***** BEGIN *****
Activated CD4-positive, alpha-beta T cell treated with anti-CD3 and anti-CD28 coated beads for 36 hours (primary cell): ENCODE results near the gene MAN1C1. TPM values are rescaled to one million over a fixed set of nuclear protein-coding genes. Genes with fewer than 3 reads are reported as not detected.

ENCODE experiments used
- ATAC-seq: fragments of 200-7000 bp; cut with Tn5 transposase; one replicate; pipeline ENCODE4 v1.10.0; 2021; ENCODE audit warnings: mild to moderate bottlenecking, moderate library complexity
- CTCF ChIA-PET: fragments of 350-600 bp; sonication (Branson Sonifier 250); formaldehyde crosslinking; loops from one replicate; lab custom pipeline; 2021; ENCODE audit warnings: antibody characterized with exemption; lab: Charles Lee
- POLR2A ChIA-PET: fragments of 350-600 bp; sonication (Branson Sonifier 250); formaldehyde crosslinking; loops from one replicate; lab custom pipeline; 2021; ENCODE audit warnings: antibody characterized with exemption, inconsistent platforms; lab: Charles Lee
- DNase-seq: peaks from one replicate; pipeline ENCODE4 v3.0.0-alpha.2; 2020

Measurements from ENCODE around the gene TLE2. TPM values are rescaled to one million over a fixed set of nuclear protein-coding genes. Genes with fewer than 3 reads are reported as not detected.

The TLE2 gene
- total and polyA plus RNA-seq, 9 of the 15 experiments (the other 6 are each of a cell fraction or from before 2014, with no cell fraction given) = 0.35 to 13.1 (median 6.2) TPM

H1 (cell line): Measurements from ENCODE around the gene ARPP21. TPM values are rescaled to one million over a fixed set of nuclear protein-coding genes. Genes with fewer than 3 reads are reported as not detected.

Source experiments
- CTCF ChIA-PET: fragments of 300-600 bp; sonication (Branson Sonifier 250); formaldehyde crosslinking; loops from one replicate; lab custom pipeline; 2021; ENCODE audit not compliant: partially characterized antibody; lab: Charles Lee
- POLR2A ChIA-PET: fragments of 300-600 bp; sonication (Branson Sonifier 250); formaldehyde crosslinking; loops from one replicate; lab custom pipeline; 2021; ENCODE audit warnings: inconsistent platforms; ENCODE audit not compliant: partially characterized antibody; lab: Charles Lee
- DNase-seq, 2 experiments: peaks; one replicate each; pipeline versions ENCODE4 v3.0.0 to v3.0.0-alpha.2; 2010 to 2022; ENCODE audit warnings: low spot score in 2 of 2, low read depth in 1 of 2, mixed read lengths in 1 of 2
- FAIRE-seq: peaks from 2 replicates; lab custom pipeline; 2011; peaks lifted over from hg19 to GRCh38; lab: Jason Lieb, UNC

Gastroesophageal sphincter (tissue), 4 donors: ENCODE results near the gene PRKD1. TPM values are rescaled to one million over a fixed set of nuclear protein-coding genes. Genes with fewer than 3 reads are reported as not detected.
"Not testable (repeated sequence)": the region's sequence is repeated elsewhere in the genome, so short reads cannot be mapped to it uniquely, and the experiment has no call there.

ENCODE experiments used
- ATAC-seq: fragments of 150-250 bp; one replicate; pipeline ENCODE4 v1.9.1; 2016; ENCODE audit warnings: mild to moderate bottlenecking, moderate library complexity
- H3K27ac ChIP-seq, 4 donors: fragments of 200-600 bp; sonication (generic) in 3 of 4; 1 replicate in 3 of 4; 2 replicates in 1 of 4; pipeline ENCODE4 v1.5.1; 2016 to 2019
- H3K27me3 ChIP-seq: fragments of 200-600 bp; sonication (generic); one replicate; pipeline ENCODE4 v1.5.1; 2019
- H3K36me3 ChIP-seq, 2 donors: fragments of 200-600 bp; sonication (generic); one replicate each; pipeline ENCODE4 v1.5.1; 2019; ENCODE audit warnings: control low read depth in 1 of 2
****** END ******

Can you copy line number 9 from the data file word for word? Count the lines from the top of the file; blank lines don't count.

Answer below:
- total and polyA plus RNA-seq, 9 of the 15 experiments (the other 6 are each of a cell fraction or from before 2014, with no cell fraction given) = 0.35 to 13.1 (median 6.2) TPM